Ultimately by the end of the Great Conversation Project I'd like to be able to make my own hard-bound versions of the books that make my own personal canon and have a whole shelf of matching books that I've printed and bound myself, but that's a pretty long-term goal, and not just because the Great Conversation is currently looking like running for about 70 years.
If you were invited on a one-way trip to Mars to establish a new colony, would you go?
I think so. Living away from home for a while has shown me that while I do suffer from homesickness, often pretty severely, it's a feeling that can be mostly mitigated by the occasional long-distance call passes and that doesn't get in the way of getting on with life. I'd be more likely to go if I could take, oh...a couple of hundred of my favourite people with me, but I suppose if you're selected for a one-way Mars mission bringing that sort of luggage isn't really an option.
You also have to wonder what kind of Mars mission would consider me as a candidate. Presumably you need people with specialised skills, a high level of fitness and a single-minded passion to see things through, and I am not remotely qualified in any of those areas. If their screening process lets me in, I'm not entirely confident that I'd feel comfortable trusting that the mission leadership are qualified for the position and I wouldn't expect our new colony to last very long.
That said, I'm generally alright at giving unfamiliar things a good solid try, I don't mind a bit of hard work and have a can-do attitude and a sense of prioritising the communal good that could be useful on a Mars mission. I also don't really own very many things and aren't that attached to the things that I do, and don't really need creature comforts that aren't caffeine-based, so there's no worry about that. I try to be generally likable and am pretty confident that I am at least a lot less annoying than I was in my youth. So they could do worse. Pick me, pick me!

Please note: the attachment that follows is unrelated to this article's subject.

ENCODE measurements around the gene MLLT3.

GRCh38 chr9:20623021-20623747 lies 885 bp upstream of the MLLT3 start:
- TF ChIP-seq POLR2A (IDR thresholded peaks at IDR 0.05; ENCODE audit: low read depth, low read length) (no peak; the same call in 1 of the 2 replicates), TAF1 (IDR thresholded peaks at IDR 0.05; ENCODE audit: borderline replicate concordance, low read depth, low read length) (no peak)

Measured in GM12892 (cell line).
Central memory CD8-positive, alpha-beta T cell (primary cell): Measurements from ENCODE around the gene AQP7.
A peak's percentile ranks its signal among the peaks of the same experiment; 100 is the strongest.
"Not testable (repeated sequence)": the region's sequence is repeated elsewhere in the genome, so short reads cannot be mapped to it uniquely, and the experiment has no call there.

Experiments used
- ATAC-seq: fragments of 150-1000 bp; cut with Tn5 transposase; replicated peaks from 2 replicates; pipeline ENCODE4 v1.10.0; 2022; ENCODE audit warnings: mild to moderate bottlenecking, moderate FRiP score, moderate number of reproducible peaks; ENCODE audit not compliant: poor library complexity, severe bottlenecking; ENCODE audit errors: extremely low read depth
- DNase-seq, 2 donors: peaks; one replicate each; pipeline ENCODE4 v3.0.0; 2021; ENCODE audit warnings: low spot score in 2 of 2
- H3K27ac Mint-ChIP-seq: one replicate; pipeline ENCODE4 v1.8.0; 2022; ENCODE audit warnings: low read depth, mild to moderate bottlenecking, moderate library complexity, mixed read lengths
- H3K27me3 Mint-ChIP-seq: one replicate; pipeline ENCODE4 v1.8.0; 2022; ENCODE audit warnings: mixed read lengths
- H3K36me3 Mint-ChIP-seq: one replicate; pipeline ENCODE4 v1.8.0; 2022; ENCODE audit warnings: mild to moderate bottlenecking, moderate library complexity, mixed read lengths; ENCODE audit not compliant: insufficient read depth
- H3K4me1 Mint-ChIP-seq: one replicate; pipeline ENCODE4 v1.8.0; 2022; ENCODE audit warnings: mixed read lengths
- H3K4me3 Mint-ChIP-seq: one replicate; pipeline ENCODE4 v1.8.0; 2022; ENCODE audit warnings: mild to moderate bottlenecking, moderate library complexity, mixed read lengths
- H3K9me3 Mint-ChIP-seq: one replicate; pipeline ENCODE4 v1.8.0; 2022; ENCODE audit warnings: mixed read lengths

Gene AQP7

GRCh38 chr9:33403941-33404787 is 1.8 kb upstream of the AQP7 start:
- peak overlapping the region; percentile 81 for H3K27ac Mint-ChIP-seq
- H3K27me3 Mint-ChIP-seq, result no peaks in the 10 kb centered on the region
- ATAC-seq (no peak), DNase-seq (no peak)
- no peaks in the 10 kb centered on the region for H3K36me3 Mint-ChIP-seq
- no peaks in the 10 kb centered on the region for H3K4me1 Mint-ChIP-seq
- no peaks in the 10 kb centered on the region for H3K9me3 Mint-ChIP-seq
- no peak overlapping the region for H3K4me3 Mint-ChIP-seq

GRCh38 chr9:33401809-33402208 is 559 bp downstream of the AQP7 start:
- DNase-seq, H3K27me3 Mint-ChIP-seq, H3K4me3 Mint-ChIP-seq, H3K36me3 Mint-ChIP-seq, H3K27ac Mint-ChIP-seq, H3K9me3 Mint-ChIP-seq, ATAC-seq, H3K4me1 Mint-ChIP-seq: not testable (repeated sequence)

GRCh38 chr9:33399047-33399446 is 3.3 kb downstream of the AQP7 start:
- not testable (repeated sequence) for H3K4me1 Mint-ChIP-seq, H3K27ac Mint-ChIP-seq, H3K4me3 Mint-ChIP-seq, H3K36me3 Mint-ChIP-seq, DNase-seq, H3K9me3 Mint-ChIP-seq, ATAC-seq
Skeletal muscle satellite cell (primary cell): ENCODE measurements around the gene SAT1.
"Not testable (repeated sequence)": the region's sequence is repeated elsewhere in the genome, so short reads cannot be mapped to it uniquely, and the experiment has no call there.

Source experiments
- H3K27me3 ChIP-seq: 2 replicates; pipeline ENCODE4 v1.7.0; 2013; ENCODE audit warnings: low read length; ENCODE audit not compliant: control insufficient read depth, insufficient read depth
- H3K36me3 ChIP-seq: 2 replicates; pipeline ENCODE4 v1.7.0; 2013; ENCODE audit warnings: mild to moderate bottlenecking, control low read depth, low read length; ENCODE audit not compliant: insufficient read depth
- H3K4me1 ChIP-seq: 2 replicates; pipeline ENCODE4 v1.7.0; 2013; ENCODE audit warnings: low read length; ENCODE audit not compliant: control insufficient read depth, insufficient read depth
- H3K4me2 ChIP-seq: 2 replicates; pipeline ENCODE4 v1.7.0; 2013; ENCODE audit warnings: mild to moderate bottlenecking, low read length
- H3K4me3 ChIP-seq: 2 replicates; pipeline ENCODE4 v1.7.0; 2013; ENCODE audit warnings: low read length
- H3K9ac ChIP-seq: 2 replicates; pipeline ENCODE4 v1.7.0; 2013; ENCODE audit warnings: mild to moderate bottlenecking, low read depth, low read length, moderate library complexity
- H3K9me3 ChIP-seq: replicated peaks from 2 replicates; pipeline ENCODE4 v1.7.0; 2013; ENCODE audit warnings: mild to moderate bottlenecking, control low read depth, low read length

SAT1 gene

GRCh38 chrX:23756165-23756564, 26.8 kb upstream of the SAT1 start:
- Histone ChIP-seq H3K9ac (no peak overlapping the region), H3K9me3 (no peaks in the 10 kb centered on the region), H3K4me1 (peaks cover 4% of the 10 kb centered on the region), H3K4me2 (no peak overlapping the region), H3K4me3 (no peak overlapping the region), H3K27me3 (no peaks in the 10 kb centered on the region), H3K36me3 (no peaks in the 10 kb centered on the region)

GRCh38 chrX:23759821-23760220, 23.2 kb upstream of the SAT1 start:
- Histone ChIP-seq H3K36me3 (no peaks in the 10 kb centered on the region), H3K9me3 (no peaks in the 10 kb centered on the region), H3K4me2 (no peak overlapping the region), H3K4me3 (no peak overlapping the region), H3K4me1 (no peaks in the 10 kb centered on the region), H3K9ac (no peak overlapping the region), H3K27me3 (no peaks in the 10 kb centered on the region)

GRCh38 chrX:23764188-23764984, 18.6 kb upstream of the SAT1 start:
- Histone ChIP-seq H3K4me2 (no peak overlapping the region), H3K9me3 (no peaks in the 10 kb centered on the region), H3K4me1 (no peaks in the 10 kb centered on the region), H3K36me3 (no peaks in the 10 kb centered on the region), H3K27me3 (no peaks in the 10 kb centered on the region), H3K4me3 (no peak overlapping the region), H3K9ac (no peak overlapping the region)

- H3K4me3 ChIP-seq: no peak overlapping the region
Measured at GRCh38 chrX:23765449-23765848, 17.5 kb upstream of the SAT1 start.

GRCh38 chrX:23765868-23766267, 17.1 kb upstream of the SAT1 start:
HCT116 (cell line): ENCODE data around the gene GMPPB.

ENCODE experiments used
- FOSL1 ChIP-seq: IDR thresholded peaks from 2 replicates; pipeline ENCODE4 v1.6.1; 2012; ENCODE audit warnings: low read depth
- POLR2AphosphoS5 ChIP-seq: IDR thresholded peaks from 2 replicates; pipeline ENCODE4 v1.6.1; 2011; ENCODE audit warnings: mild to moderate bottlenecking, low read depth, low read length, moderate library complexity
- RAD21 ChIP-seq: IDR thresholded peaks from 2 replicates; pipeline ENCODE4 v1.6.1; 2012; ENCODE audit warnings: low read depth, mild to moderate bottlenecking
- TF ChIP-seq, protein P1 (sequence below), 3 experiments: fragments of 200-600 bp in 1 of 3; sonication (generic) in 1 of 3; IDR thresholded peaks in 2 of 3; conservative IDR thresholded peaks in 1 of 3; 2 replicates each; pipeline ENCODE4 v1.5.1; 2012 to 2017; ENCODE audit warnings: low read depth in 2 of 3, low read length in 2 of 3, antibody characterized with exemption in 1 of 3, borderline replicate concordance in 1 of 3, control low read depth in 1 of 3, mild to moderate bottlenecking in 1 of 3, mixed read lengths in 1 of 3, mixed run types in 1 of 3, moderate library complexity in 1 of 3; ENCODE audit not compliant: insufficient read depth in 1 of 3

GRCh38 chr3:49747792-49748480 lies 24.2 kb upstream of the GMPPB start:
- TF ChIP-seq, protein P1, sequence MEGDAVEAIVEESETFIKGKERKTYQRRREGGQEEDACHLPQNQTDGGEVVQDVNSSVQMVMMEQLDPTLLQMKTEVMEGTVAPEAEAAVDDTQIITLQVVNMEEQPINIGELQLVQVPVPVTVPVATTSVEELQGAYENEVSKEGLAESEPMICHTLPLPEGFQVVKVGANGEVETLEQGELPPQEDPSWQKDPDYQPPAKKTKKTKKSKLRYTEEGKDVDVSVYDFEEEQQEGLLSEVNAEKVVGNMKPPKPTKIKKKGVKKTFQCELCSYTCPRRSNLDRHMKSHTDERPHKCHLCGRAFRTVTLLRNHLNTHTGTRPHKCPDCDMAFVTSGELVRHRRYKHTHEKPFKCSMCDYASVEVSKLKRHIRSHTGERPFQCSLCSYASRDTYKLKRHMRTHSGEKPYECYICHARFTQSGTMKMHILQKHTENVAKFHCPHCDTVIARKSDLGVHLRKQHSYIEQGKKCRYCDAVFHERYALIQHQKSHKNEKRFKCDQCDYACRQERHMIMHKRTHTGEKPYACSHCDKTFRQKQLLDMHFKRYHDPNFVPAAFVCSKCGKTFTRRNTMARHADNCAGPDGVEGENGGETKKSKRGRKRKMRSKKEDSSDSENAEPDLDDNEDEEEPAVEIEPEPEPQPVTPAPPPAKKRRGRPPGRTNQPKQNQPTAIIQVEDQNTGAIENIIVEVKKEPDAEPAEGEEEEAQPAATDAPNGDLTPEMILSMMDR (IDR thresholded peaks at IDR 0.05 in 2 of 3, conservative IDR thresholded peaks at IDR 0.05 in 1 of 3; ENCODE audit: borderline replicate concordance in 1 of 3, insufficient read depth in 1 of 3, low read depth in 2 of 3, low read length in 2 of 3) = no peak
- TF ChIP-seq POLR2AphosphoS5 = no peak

What is the one thing that you most want readers to come away from your blog with?
I'd like folks to go away glad they'd visited and a desire to learn more. Whether it's a book post or a game post or a bit of nonsense, I want people to have wanted to keep reading when I reach the conclusion, to have found a line here or there to have brought a smile to their face, and to have an overwhelming desire to open a wikipedia tab and look into something fun that I mentioned in passing. Basically, I try to convey the idea of a comfortable friendly late-night conversation with a dear friend, with laughter, a little bit of off-topic rambling, and the sort of atmosphere where you could bring up something important to you if you needed to, knowing that I'd listen and care. I'm not sure the blog goes there most of time, but that's the sort of vibe that I shoot for.